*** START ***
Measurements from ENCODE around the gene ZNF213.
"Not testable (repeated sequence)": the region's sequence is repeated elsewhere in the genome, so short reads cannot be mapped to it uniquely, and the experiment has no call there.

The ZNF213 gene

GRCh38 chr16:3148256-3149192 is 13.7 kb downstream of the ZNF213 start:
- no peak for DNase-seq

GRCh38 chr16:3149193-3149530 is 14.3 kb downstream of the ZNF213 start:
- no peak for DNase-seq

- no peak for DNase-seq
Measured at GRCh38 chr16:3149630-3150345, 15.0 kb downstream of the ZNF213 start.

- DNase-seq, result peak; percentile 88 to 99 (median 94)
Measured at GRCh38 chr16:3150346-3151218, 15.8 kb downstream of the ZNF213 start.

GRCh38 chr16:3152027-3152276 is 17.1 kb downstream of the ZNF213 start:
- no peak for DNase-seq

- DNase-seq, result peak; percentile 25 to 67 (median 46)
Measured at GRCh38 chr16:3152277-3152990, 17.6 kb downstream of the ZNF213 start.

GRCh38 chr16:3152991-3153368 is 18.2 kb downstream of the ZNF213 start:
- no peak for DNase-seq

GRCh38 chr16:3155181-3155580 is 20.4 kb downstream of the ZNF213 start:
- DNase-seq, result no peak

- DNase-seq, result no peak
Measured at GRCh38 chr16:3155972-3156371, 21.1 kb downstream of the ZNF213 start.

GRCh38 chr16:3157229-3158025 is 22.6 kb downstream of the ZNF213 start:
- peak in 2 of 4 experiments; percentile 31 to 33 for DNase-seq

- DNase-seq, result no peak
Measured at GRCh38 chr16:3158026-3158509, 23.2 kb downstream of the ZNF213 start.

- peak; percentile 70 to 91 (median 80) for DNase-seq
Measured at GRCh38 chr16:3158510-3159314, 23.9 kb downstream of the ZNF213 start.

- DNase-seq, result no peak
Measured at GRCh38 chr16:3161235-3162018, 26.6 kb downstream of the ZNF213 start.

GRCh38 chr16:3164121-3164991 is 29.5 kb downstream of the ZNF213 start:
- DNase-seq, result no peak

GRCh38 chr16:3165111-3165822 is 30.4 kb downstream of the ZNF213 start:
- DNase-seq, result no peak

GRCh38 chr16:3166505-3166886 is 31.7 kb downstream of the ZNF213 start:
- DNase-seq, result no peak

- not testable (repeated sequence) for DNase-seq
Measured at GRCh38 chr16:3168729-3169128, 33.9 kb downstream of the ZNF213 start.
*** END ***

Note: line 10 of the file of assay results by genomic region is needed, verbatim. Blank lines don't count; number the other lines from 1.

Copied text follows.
- DNase-seq, result peak; percentile 88 to 99 (median 94)